Count I of the indictment charged a violation of 18 U.S.C. 912, which reads as follows:
Whoever falsely assumes or pretends to be an officer or employee acting under the authority of the United States or any department, agency or office thereof, and (1) acts as such, or (2) in such pretended character demands or obtains any money, paper, document or thing of value, shall be fined not more than $1,000 or imprisoned not more than three years, or both.
(Brackets added to distinguish the two separate offenses contained therein.)
This statement is subject to one qualification. During his case, Fierson called James Manahan, a former assistant United States Attorney for the Southern District of Indiana, and asked inter alia, whether Manahan's investigation of the Goethceus incident, see Note 3, infra, and accompanying text, reflected 'an intent or no intent on the part of Mr. Fierson.' The government's timely objection thereto was sustained
Formal charges against appellant stemming from this earlier incident had been dismissed on the government's motion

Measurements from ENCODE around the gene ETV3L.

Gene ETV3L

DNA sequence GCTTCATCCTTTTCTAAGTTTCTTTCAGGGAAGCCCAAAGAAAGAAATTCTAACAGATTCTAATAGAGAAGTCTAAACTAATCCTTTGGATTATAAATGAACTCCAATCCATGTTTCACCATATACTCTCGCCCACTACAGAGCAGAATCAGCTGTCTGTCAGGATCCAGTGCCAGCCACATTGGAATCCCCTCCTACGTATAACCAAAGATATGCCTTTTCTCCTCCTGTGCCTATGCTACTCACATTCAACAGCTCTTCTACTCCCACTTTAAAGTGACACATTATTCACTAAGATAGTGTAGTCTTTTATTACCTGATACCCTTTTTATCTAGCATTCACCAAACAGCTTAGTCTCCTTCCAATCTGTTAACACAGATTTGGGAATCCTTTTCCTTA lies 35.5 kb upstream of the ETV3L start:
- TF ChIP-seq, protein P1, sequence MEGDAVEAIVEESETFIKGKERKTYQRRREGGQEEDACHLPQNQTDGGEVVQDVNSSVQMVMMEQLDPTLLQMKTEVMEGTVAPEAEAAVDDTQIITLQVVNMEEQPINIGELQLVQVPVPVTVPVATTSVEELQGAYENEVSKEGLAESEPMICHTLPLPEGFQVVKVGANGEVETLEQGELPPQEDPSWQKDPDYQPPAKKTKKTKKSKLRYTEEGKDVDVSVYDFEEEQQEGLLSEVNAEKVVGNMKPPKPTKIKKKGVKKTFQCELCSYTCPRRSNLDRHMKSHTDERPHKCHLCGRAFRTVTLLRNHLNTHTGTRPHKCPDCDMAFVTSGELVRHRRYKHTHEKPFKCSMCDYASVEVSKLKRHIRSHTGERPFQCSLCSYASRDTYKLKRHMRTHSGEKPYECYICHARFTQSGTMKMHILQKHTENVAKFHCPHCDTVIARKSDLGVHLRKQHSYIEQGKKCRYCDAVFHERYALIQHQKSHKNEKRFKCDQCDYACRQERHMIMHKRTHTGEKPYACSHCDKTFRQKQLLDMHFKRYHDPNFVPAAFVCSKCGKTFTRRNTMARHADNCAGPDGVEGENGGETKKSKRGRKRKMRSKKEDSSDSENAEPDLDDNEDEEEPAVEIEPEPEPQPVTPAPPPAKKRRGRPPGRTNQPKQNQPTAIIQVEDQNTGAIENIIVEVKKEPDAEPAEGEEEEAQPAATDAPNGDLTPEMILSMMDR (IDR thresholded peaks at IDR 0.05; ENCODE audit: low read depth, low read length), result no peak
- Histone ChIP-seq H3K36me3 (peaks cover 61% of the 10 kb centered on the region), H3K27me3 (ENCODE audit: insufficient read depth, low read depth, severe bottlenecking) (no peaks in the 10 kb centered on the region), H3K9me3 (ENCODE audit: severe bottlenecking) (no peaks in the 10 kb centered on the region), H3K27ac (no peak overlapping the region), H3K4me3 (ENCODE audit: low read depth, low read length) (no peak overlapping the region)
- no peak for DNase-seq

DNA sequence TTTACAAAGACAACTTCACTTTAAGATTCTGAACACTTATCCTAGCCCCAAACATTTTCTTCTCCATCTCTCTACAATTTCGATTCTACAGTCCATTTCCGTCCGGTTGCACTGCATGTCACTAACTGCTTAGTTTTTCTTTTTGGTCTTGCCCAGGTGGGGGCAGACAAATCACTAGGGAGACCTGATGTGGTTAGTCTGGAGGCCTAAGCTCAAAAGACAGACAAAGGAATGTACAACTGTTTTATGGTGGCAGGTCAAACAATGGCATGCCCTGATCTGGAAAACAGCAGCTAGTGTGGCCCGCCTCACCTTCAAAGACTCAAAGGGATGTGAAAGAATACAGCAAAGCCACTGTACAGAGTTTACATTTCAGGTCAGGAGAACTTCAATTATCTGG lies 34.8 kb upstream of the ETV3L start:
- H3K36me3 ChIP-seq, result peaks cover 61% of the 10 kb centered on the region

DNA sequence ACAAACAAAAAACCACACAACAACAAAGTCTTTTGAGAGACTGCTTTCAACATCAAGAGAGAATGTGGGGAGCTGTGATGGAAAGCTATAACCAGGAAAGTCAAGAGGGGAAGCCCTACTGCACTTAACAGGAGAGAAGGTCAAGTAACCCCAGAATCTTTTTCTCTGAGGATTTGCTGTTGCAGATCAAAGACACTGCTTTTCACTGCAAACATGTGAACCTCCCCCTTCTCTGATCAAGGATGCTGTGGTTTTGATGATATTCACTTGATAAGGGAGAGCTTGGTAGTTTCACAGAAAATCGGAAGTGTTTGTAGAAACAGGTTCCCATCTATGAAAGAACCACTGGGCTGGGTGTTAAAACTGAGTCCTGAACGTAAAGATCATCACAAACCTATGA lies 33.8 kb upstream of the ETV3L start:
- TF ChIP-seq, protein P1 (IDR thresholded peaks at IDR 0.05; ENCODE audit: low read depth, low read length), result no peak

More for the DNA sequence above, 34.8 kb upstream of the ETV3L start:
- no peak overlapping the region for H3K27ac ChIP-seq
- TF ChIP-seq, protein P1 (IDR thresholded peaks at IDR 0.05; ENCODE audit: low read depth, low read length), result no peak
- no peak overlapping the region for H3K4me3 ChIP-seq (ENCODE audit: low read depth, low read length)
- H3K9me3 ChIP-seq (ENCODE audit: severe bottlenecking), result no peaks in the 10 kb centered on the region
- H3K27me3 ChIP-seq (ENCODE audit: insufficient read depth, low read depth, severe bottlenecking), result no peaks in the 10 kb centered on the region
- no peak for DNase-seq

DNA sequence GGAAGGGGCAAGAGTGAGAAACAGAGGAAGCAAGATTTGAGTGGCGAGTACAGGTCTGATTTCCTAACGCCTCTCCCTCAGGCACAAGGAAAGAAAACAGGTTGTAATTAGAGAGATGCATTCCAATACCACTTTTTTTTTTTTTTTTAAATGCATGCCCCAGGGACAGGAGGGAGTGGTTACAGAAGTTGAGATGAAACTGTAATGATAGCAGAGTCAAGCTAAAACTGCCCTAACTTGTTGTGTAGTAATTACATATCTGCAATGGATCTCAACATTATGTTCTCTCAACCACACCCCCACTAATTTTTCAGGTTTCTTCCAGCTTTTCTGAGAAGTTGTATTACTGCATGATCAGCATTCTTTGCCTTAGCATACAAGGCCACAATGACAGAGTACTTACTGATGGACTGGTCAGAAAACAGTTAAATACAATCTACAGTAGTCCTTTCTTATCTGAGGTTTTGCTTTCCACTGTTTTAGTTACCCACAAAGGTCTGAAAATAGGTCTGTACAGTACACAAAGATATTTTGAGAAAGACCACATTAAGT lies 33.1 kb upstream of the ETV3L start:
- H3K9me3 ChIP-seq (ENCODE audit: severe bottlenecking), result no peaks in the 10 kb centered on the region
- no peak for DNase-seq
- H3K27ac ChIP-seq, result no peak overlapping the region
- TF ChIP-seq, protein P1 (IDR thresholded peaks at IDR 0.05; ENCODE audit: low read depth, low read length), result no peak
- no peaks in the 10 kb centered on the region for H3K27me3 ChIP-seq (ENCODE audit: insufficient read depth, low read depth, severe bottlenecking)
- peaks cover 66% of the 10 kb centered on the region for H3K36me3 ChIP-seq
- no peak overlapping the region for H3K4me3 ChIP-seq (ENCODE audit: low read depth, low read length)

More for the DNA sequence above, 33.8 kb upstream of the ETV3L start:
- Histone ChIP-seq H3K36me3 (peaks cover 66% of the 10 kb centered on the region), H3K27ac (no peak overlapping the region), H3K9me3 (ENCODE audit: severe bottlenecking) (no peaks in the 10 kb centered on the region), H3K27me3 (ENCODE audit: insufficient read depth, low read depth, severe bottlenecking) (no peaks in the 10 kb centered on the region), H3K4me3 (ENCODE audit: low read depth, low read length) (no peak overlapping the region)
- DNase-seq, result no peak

The authorities are divided on the question of whether an intent to defraud is an essential element of the offense charged in Count I. Compare, Honea v. United States, 344 F.2d 798 (5th Cir. 1965) and United States v. Harth, 280 F.Supp. 425 (W.D.Okla.1968) with United States v. Guthrie, 387 F.2d 569 (4th Cir. 1967) and United States v. Meeker, 110 F.Supp. 743, 14 Alaska 249 (D.Alas.1953). Since the kind of intent required to commit the offense charged in Count I of the indictment is not an issue before us, we express no opinion on the correctness of this instruction to the jury
This prohibition is carried forward in Rule 4-04(a), Proposed Rules of Evidence for the United States District Courts and Magistrates (March 1969 Preliminary Draft)